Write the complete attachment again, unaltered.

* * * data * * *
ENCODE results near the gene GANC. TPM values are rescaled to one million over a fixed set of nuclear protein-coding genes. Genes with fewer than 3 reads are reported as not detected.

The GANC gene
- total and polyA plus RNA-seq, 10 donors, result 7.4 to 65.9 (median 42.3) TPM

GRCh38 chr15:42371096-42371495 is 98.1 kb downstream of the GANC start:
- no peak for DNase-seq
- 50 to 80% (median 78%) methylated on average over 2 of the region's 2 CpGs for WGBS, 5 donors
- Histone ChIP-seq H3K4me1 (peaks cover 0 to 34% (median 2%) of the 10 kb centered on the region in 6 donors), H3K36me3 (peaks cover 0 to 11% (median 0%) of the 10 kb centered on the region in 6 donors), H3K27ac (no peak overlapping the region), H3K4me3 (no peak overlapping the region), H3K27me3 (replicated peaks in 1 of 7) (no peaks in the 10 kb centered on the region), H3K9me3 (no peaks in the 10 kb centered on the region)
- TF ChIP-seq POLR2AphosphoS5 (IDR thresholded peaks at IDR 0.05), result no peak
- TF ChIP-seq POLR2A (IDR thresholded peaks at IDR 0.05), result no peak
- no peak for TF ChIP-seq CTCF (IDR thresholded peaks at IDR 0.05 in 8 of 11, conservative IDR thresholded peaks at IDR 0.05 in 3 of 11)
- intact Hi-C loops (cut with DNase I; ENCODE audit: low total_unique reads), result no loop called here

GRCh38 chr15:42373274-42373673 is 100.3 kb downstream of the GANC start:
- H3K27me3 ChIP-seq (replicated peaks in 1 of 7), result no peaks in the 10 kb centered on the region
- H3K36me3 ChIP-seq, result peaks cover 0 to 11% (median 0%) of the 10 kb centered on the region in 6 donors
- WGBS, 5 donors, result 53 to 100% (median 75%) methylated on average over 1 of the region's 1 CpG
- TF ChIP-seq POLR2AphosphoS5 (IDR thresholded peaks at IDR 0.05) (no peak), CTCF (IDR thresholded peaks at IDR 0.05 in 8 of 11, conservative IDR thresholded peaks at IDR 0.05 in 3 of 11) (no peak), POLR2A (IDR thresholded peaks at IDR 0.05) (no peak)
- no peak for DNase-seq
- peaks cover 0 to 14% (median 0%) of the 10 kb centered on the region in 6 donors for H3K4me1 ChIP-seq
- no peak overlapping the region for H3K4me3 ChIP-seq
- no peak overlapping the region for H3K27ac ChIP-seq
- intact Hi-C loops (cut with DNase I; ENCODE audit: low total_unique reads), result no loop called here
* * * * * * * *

ENCODE results near the gene GANC. TPM values are rescaled to one million over a fixed set of nuclear protein-coding genes. Genes with fewer than 3 reads are reported as not detected.

The GANC gene
- total and polyA plus RNA-seq, 10 donors, result 7.4 to 65.9 (median 42.3) TPM

GRCh38 chr15:42371096-42371495 is 98.1 kb downstream of the GANC start:
- no peak for DNase-seq
- 50 to 80% (median 78%) methylated on average over 2 of the region's 2 CpGs for WGBS, 5 donors
- Histone ChIP-seq H3K4me1 (peaks cover 0 to 34% (median 2%) of the 10 kb centered on the region in 6 donors), H3K36me3 (peaks cover 0 to 11% (median 0%) of the 10 kb centered on the region in 6 donors), H3K27ac (no peak overlapping the region), H3K4me3 (no peak overlapping the region), H3K27me3 (replicated peaks in 1 of 7) (no peaks in the 10 kb centered on the region), H3K9me3 (no peaks in the 10 kb centered on the region)
- TF ChIP-seq POLR2AphosphoS5 (IDR thresholded peaks at IDR 0.05), result no peak
- TF ChIP-seq POLR2A (IDR thresholded peaks at IDR 0.05), result no peak
- no peak for TF ChIP-seq CTCF (IDR thresholded peaks at IDR 0.05 in 8 of 11, conservative IDR thresholded peaks at IDR 0.05 in 3 of 11)
- intact Hi-C loops (cut with DNase I; ENCODE audit: low total_unique reads), result no loop called here

GRCh38 chr15:42373274-42373673 is 100.3 kb downstream of the GANC start:
- H3K27me3 ChIP-seq (replicated peaks in 1 of 7), result no peaks in the 10 kb centered on the region
- H3K36me3 ChIP-seq, result peaks cover 0 to 11% (median 0%) of the 10 kb centered on the region in 6 donors
- WGBS, 5 donors, result 53 to 100% (median 75%) methylated on average over 1 of the region's 1 CpG
- TF ChIP-seq POLR2AphosphoS5 (IDR thresholded peaks at IDR 0.05) (no peak), CTCF (IDR thresholded peaks at IDR 0.05 in 8 of 11, conservative IDR thresholded peaks at IDR 0.05 in 3 of 11) (no peak), POLR2A (IDR thresholded peaks at IDR 0.05) (no peak)
- no peak for DNase-seq
- peaks cover 0 to 14% (median 0%) of the 10 kb centered on the region in 6 donors for H3K4me1 ChIP-seq
- no peak overlapping the region for H3K4me3 ChIP-seq
- no peak overlapping the region for H3K27ac ChIP-seq
- intact Hi-C loops (cut with DNase I; ENCODE audit: low total_unique reads), result no loop called here